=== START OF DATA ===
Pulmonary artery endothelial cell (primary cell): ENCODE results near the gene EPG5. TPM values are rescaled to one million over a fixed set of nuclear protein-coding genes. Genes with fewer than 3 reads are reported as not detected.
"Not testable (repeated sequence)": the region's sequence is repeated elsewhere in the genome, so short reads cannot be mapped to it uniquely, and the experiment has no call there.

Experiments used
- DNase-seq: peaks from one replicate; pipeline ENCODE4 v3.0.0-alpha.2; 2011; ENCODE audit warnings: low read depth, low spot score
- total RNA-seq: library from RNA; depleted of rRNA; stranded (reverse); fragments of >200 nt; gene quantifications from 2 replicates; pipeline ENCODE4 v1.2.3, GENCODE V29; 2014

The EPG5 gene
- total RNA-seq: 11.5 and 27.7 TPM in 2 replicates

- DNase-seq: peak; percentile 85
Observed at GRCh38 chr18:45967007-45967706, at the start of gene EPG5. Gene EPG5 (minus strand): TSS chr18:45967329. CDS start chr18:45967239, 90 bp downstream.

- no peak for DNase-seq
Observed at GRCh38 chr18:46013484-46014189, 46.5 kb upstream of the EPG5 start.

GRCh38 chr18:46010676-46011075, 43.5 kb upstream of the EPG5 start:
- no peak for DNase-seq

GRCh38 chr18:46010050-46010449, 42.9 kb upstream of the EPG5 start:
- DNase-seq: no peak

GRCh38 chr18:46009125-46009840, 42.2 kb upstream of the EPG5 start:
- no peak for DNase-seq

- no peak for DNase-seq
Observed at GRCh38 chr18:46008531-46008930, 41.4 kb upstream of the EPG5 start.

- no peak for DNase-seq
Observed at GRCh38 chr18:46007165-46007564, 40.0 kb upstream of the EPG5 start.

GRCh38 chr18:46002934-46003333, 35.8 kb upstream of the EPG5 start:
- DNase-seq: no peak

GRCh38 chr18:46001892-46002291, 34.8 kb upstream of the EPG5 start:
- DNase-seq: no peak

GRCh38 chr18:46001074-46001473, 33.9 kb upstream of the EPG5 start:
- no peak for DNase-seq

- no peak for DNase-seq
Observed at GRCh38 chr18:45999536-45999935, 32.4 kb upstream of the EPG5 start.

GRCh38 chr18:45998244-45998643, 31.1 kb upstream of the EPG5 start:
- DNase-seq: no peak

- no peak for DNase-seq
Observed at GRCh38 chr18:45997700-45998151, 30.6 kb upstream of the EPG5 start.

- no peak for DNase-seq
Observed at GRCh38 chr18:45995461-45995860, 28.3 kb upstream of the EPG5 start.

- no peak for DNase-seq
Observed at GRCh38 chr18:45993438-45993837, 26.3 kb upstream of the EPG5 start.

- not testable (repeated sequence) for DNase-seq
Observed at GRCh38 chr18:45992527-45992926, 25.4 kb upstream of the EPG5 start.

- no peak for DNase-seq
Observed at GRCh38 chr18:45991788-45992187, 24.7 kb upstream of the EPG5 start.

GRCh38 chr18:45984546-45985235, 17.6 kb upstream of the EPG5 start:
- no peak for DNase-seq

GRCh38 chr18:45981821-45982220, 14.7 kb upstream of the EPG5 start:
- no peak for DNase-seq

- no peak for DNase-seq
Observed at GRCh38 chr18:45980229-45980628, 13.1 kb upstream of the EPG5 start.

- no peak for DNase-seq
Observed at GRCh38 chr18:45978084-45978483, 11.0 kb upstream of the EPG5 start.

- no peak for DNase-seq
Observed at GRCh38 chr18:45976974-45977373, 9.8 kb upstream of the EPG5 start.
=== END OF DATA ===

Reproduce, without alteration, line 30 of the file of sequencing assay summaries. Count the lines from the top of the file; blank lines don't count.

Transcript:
GRCh38 chr18:45998244-45998643, 31.1 kb upstream of the EPG5 start: